4. I like that you cite Andy Warhol as an inspiration for Fruit Tank. What can we learn from the ways that he got his own art into the world, and the ways he collaborated with and/or supported other artists?

Andy Warhol was a true one of a kind person; he knew how allow people to nurture their talents and really express themselves without boundaries. He had a place called "The Factory" where anyone was welcome; people could just walk in and join in. I can imagine it was such a creative environment filled with inspiration. He recognized true talent: he made Jean Michel Basquiat very famous, and he catapulted The Velvet Underground into fame. He knew what the world expected and always did the opposite--he knew controversy sparked a reaction, and therefore got people talking about his work. He understood what it meant to be an artist, and he knew how to get the best out of people.

5. What else would you like readers to know about Fruit Tank?

We just want people to be known for their talents. There are some really really talented people in the world but nobody ever knows them, because it's so hard to get discovered nowadays--you need to pull so many strings to get recognition. Talent alone isn't enough nowadays; you need the correct personality and the right friends. That's just wrong. Talent is talent, and we want to show off that talent. I'm a fan of the lifestyle of the 60s and 70s because everyone appears to be so free and open to self-expression. The streets were ruled by artists. However, in the present day, everyone is so restricted by boundaries. We want creative people to show off their talents and get discovered the right way, for their amazing gifts.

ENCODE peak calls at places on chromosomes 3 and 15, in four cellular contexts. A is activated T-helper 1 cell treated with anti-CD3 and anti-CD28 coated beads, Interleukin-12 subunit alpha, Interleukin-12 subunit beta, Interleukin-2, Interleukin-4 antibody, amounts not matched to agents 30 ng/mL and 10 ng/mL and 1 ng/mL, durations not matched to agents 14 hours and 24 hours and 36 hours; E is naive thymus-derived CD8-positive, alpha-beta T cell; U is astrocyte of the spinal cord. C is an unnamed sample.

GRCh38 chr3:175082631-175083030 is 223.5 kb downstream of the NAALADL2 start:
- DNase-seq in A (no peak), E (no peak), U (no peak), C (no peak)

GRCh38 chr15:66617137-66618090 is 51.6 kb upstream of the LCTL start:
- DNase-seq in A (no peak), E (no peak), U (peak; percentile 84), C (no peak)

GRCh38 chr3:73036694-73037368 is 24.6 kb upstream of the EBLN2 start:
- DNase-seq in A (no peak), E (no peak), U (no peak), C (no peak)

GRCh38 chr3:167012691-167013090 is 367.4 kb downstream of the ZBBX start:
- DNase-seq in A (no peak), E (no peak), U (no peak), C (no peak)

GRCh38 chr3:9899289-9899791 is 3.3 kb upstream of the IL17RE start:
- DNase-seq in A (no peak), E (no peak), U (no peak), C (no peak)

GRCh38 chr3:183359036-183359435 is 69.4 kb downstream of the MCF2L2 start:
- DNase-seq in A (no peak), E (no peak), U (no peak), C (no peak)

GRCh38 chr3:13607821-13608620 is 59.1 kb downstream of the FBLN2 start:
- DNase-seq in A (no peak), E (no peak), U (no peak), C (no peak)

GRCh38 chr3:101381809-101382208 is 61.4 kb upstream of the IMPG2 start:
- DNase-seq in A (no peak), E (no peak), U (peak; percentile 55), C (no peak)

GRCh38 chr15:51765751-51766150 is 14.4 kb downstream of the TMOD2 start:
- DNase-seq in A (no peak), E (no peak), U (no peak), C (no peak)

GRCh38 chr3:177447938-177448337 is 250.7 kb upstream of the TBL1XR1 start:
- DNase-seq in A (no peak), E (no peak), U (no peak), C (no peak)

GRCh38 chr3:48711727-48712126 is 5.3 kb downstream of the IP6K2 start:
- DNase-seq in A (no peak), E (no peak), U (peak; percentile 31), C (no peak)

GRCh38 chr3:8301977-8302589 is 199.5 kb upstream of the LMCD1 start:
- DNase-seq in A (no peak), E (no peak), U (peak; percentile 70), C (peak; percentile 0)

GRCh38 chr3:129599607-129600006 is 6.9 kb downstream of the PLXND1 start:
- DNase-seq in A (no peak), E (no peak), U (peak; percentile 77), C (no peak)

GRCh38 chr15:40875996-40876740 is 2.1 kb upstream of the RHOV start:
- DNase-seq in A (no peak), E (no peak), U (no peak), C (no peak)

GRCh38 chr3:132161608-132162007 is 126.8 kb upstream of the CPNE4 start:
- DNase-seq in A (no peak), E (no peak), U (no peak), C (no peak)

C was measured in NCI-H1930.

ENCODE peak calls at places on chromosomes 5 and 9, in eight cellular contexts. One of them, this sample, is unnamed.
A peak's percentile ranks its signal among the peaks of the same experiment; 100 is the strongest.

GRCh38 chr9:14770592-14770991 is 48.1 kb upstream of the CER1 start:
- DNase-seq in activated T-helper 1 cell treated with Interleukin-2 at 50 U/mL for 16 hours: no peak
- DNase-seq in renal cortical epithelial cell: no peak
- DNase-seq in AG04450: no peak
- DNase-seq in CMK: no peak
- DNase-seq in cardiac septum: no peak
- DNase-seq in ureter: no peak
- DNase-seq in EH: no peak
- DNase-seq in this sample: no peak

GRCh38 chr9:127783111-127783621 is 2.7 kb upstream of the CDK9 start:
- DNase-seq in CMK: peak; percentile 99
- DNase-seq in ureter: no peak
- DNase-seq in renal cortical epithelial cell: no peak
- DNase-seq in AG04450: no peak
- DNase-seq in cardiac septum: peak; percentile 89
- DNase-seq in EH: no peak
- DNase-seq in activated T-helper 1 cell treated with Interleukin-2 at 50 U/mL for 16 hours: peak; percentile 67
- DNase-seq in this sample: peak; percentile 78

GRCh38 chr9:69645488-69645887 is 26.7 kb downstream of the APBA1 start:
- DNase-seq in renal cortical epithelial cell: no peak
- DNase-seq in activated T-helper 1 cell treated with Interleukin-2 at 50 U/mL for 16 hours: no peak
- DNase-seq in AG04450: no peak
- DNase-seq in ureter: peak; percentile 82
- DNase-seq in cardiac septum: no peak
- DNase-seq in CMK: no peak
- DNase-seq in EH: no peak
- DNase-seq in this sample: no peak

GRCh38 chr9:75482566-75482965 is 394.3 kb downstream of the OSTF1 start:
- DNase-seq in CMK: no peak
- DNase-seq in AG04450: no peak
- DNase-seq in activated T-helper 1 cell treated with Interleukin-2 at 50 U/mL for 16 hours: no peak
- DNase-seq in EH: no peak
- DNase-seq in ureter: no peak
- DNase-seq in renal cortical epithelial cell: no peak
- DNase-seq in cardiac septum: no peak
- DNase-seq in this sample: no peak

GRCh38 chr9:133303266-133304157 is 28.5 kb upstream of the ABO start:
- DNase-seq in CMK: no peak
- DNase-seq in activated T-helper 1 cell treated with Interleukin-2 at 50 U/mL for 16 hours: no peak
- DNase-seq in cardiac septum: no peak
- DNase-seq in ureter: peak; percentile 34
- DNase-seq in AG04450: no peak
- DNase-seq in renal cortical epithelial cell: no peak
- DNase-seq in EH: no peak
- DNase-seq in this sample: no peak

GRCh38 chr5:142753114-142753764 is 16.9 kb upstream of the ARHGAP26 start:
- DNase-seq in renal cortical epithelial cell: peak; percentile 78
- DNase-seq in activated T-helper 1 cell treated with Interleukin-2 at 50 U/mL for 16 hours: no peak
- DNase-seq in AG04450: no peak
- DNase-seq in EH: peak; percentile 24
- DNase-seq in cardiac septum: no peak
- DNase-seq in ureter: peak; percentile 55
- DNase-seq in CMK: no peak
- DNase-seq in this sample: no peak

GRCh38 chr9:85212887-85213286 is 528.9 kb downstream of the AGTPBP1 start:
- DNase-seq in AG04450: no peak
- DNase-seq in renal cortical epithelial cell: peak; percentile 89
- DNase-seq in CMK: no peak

Thanks, Thomas!

Friday, January 29, 2016

Meet Tina Cauthorn, Artist and Etsy Seller

Tina Cauthorn is a retired buyer from Fred Meyer, a division of Kroger. She has put her creative skills to work by having fun with buttons. Her "Button Factory" is in Lake Oswego, Oregon. Tina buys all her buttons on Etsy, on eBay, and at antique stores. So many Buttons, so little time! Check out Tina's button frames and other creations by visiting her Etsy shop at https://www.etsy.com/shop/allbuttonedupbytina.

1. How did you decide to focus on making and selling button frames in your Etsy shop?

I saw a button frame in an antique shop and I thought, "I can do that." I went home and found an old picture frame and started gluing buttons on it. I still have my first "creation," and when I look at it, I realize how far I have come. Once I made enough to give away frames as gifts to friends and family, I decided that I should try selling them. I initially did a few craft shows. Boy, is that hard work! Everyone at the craft events was talking about Etsy. I looked into it and figured I would give it a try! My product seems to find the right customer base on Etsy.